Singaporeans must not be complacent in fight against coronavirus: President Halimah

President Halimah Yacob said the President's Challenge has been rallying its resources to help the vulnerable groups within the community to combat the disease outbreak.
President Halimah Yacob said the President's Challenge has been rallying its resources to help the vulnerable groups within the community to combat the disease outbreak.ST PHOTO: LIM YAOHUI

SINGAPORE - Singaporeans must not be complacent in the fight against the coronavirus which is spreading around the world, said President Halimah Yacob on Wednesday (Feb 26).

"We are seeing in a few countries, it has spread exponentially. So we cannot be complacent, we must always do our utmost to be on guard," she said during a visit to St Luke's Eldercare Centre in Ayer Rajah.

"While we continue with life, we cannot shut down ourselves and all our activities, but we must never be complacent. At the government level, community level, individual level, we all have a responsibility to contribute towards keeping the community safe, as well as ourselves and our families safe."

She added that the President's Challenge has been rallying its resources to help the vulnerable groups within the community to combat the disease outbreak.

For example, social enterprise Spic & Span, a finalist of the President's Challenge Social Enterprise Award last year, has provided free disinfection services to several social service agencies since the disease outbreak in January.

It has also provided free disinfection services to five of the 23 St Luke's Eldercare Centres, including the one in Ayer Rajah.

"Since the outbreak of Covid-19, I find it really heartwarming that there are many in the community that have rallied together to support and help others in the community, particularly those who are more vulnerable... That I think is important because it's not just the Government, the medical facilities doing the work, but individuals also taking responsibility and the communities supporting them," said President Halimah.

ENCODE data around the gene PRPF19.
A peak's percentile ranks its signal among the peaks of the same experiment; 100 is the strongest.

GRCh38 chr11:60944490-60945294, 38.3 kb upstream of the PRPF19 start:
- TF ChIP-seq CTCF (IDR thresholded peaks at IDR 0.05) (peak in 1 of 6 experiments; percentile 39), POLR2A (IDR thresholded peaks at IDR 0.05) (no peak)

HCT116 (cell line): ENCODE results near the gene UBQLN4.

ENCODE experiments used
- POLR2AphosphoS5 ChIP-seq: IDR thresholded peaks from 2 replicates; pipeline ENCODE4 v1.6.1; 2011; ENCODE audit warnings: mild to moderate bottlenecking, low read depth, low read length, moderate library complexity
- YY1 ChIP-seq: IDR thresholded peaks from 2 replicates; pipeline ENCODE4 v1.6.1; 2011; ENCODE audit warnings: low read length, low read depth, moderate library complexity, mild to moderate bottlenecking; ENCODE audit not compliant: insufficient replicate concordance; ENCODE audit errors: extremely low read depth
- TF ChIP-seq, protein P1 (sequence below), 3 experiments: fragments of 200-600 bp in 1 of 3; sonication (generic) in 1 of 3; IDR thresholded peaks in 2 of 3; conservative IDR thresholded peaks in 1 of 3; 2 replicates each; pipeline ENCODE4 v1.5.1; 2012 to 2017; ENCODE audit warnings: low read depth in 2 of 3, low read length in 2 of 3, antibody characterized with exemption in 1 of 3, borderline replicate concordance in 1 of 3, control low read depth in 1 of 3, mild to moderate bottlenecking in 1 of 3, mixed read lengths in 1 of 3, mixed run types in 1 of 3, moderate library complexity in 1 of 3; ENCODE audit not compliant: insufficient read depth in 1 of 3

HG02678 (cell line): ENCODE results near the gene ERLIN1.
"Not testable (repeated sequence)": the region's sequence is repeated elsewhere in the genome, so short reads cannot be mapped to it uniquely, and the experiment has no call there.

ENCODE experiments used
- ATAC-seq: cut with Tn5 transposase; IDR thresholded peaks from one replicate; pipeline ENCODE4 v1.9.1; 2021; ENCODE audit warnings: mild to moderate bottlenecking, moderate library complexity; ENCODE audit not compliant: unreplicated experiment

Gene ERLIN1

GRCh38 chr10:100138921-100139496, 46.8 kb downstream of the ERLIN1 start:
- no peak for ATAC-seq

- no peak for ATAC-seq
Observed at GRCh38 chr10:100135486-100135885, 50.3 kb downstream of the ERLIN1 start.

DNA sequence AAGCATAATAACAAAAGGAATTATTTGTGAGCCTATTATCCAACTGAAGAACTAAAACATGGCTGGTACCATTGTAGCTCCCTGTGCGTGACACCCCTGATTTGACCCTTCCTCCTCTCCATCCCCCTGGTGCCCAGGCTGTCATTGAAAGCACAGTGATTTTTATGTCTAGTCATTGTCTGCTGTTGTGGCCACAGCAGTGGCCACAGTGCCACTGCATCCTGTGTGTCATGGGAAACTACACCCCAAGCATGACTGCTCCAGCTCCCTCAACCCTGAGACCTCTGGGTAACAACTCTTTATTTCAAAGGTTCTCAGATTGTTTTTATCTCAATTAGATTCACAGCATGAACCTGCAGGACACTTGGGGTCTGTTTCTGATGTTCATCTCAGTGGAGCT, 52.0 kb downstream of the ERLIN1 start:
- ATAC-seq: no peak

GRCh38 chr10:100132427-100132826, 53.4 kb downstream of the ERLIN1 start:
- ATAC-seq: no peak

Spic & Span hires about 100 people, most of whom are marginalised and vulnerable Singaporeans such as former offenders and persons with disabilities.

Last year, it launched a proprietary antibacterial coating service known as Speco that disinfects and protects surfaces for up to six months, with the help of funding from the Government.



President Halimah Yacob speaking with Madam Rukiah Kadimin, (left) 76, as the housewife and Madam Patimah Sulong, 72, also a housewife, undergo physiotherapy at the Day Rehabilitation Centre in St Luke's ElderCare Centre on Feb 26, 2020. ST PHOTO: LIM YAOHUI

Its founder, Mr Benjamin Chua, said that since the disease outbreak, his company has seen a spike in demand for its services.

 
 

"Most places do enhanced cleaning twice a day, but in between those two cleanings, there is no protection. Even the cloth that is being used to wipe down surfaces, the chances of cross-contamination are very high," said Mr Chua, 32.

"This technology that we have developed is like having someone wiping down your surfaces 24/7," he added.

The chief executive officer of St Luke's ElderCare, Associate Professor Kenny Tan, said it plans to engage Spic & Span to disinfect all its 23 centres.

He added that, since the disease outbreak, St Luke's ElderCare has modified some of its activities such as using video conferencing and keeping operations between centres separate.

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